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Fishing Rhino

The saga of the silly old fool.

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Fishing has been so so lately. Good fish, the braggin' kind have been few and far between the past few weeks.

Didn't get out Sunday, Monday or Tuesday. Screaming northeast wind, among other things.

Today was a perfect day. Cloudy, sprinkles, light breeze.

Perfect to try something different. Hmmmmm, how 'bout wacky wormin'?

Not your normal wacky wormin', this is wacky, wacky wormin'. Two worms on the hook. Not hooked in the middle. Hooked about a third of the way. Make sure they make an "X", and do not lay beside each other.

Two *** five inch chartreuse/pepper worms.

First cast. A bass about two pounds. OK, the wacky thing doesn't scare 'em all away. At least one liked it. Lose one worm in the process.

Put another on. Work my way along the shore. Toss the spinnerbait. Catch two small bass. Try the Space Monkey, one hit, no fish.

Two hundred yards or so along the shore from where I started, I catch another nice bass on the wacky, wacky rig.

This one about three pounds. Lose another worm.

The wacky wacky seems to work just fine. Let's try a variation. Hook the first worm in the middle as per the usual method, then hook the second through the body an inch or less from the end. Either end, makes no difference.

In this case, the second was a four inch chartreuse/watermelon laminate.

The hook, for those taking notes, 5/0 circle hook Gammy or Owner. Have both, not sure which was tied on.

At the northeast corner of the pond, I head south, along the eastern shore.

Another cast, another bass. About like the last. They seem to like the T-bone wacky as well.

Get to an underwater ridge of rocks that are perpendicular to the shore.

Hooked and lost two nice ones last week when they took the ten pound braid into the rocks. I've read that braid is good when it comes to abrasion resistance.

I disagree, it popped like sewing thread when they got into the jagged rocks.

To make sure that didn't happen again, I tied a four foot length of YoZuri 30 pound test leader to my braid with a blood knot.

Let's see what happens now.

Cast. Bam! A bass grabs it a couple of seconds after it hits the water, and heads for the rocks. Sorry, not this time fella, or gal.

Boat another nice bass in the three to four pound range. Release it, and make another cast.

Bam! On the first twitch an even better bass gets hooked, then boated, then released.

The T-bone is hot stuff.

A third cast. A couple of twitches, and a snag. Then the snag begins stripping line from the reel. Rocks be damned, the hybrid is doing its thing.

Now I've got a monster (for this area of the country) at the boat. Larger than the fish in my avatar.

I've got a nice Rapala digital scale to weigh the gal.

Hmmmm, it's in the Rubbermaid container about four feet ahead of where I sit, below the lineup of my rods.

Easy to get to. I lean forward, reach between two rods, and my hand stops. Uh oh, the Xrap front treble is now buried in the fat of my palm at the thumb.

Take a look. It's past the barb.

Put the reel the lure is attached to in free spool so I can get back in my seat and ponder my next move.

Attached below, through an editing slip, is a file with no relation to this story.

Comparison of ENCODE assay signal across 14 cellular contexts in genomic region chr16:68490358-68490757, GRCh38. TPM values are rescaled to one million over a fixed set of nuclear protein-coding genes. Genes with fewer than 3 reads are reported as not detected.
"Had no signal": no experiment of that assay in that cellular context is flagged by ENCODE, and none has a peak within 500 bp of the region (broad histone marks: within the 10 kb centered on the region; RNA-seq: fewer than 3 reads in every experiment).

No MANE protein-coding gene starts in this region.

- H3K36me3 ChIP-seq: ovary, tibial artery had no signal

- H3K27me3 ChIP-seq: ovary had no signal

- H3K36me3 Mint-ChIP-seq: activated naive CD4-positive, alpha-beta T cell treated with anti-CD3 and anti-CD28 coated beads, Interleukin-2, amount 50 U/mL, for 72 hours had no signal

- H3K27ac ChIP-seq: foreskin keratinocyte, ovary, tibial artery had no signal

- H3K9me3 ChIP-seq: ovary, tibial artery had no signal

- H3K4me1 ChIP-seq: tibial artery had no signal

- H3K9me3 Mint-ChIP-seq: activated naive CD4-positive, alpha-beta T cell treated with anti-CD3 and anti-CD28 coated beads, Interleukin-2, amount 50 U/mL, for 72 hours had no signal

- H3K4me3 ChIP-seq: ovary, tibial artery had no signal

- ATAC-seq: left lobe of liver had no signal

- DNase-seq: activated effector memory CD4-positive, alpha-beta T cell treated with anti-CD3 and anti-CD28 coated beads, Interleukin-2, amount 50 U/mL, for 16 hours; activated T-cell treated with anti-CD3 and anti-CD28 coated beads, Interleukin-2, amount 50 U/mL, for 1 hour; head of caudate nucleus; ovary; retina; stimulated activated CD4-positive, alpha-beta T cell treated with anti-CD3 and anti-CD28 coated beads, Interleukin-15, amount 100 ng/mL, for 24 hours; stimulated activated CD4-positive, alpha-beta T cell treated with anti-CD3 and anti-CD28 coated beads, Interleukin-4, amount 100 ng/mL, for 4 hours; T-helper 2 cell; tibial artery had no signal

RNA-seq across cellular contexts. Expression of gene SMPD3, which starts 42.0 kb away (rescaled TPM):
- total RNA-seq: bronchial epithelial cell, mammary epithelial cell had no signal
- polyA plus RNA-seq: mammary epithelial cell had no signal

First, return the fish to the water unweighed and unphotographed.

On to the hook imbedded in my hand. Looks nasty, but only hurts when the hook gets moved around.

What to do? If I had an extra hand, I could use the string extraction method. But I don't, and I'm alone.

Maybe if I lock the forceps on the bend, I can effect the same motion by rotating the hook so the side opposite the barb spreads the puncture, while trying to jerk it out.

A couple of tries convinced me that was futile.

OK, how 'bout if I just shove the hook on through? If I can't cut the hook, I can at least squeeze the barb closed, then slide it out.

Simple enough, right? Wrong. Try as I might, I could not get the point to pierce the skin on the way out. All I got for my effort was a bump that looked like a pimple when I tried to force it through.

Surprisingly, none of this was extremely painful, and I did not want to quit fishing considering how they were biting.

Finally, wisdom prevailed. Go to the emergency room and get it removed.

So, I paddle across the pond. I briefly consider just dragging my canoe away from the shore, but with over two grand of equipment on the canoe, I decide it best to load it into the back of my truck, go to our house, and stow the canoe safely in the locked garage.

This I do with the Rapala dangling from my hand.

Once home, I put a few layers of packaging tape around the tail treble so it can do no damage or get snagged.

Then with masking tape, I secure the lure in a neutral position so it's putting no pressure on the treble in my hand.

Get the the emergency room, the doc tells me I'm lucky he's there today. He's the only one who knows how to remove a fish hook.

Sorry, I tell him. I do too, but I'd need a third hand. He asked me how I'd do it, and when I tell him with the string technique, the wind goes out of his sails.

That's what he does.

I can tell you it is completely painless. Tie the line, get the hook lined up, press the shank downward, one swift tug, and it's out.

Back to the house. Load the canoe. Back to the pond. Resume where I left off.

Caught six more, two of which were larger than the one I wanted to weigh. All caught on the T-bone wacky rig.

Never thought about weighing or photographing them. Just keep on fishin'.

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Thanks!

I am so going to try that wacky wacky rig on friday!!

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Hooked and lost two nice ones last week when they took the ten pound braid into the rocks. I've read that braid is good when it comes to abrasion resistance. I disagree, it popped like sewing thread when they got into the jagged rocks.

Yep, you learned the hard way as did I.  Anytime Im using braid around abrasive cover, especially rocks, I use a longish leader of mono or fluoro.

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Thanks Rhino, My hand hurts just thinking about it...  ;D reminds me of a few of my past experiences and just like you, get back in the saddle cause the fish are waitin on us

Big O

www.ragetail.com